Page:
Although manufacturing activity in Indonesia rose slightly in July 2018, there are a number of reasons to be concerned. The headline seasonally adjusted Nikkei Indonesia Manufacturing Purchasing Managers' Index (PMI) indeed grew modestly from a reading of 50.3 in June to 50.5 in July (a reading of 50.0 separates contraction from expansion in the nation's manufacturing activity). However, overall conditions remain lacklustre in Southeast Asia's largest economy.
The Business Columns section of Indonesia Investments provides in-depth columns that exhibit an analysis regarding subjects that are both important for understanding the Indonesian business climate and have high news value in the current state of Indonesia's economy. As a whole these columns should provide the reader a thorough and detailed picture of multiple Indonesian business sectors and be a source of ideas or inspiration to invest - or not to invest - in specific sectors of the Indonesian economy.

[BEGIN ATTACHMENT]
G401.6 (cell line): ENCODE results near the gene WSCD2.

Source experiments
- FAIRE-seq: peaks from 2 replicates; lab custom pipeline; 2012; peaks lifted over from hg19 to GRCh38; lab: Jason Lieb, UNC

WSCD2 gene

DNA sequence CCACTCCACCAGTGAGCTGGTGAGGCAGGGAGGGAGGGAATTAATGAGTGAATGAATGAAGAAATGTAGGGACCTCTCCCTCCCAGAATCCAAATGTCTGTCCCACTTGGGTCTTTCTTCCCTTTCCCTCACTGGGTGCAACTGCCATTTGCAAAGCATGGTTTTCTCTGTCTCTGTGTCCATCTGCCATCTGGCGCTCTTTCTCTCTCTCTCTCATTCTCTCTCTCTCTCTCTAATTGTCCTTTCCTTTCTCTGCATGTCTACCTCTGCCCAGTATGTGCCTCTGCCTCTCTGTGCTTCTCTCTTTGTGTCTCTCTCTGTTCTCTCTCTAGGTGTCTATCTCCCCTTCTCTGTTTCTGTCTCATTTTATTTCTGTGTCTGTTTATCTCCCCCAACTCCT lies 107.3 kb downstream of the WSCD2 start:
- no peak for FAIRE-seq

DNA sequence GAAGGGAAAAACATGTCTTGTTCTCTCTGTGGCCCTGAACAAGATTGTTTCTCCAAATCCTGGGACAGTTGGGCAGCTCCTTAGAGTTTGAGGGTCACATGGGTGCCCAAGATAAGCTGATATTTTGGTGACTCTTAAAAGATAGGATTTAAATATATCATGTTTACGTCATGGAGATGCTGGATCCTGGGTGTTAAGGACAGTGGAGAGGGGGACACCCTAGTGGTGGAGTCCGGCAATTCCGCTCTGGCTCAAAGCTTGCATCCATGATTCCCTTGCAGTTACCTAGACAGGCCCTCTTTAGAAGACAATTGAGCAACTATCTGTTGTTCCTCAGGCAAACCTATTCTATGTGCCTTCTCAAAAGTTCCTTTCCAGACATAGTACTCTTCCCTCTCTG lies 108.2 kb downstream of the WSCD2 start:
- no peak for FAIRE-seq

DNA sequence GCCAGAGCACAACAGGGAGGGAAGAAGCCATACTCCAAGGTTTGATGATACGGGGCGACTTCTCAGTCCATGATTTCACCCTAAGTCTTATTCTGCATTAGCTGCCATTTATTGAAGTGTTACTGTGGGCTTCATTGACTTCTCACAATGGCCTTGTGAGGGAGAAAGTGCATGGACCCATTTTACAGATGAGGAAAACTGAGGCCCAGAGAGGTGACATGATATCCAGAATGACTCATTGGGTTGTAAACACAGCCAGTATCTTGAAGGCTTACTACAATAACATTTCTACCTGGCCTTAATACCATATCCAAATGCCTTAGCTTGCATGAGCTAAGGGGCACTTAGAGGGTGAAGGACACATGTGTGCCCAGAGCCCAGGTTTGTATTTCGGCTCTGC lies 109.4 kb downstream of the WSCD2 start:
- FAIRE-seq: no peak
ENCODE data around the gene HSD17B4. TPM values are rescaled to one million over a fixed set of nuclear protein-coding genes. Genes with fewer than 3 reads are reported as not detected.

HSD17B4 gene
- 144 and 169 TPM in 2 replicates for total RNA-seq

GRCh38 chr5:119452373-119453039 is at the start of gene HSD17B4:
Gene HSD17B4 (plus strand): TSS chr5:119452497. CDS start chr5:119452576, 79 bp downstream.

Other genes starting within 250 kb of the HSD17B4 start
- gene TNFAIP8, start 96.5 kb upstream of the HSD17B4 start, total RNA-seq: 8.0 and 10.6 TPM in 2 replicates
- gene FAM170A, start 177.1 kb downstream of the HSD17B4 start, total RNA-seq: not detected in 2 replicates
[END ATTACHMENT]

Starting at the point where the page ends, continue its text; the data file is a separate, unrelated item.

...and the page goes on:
Culinary is certainly a promising business in Indonesia, particularly in Jakarta. Jakarta Dining Index Research done by Qraved reveals that every year, Jakartans dine out as many as 380 million times and spend up to IDR 21.4 trillion (approx. USD $1.5 billion). This fact is supported by huge growth of mid-scale restaurants (amounting up to 250 percent) in the last five years. It is therefore not surprising that Jakarta has an abundant option of restaurants.
Shares of Perusahaan Gas Negara, Indonesia's largest natural gas transportation and distribution company, have been performing in a very volatile manner so far in 2018. While in late February 2018 the company's shares had surged 55.43 percent to IDR 2,720 per share since the year-start, some five months later the same shares plunged to IDR 1,525 a piece (down 12.86 percent since the start of the year). What is going on with Perusahaan Gas Negara that can explain this volatile stock performance?
Chief executive officers (CEOs) in Indonesia have become slightly less optimistic about the Indonesian economy and politics. This makes sense considering the presence of simmering global trade tensions, sharp rupiah depreciation against the US dollar, and Bank Indonesia's recent series of interest rate hikes.
The views expressed in these business columns are the views of the authors or the interviewed persons only and therefore do not necessarily reflect the views of Indonesia Investments. The authors are free to ventilate their opinions about the Indonesian business climate. Facts presented in these columns are the result of the author's own research or indicated sources, read disclaimer.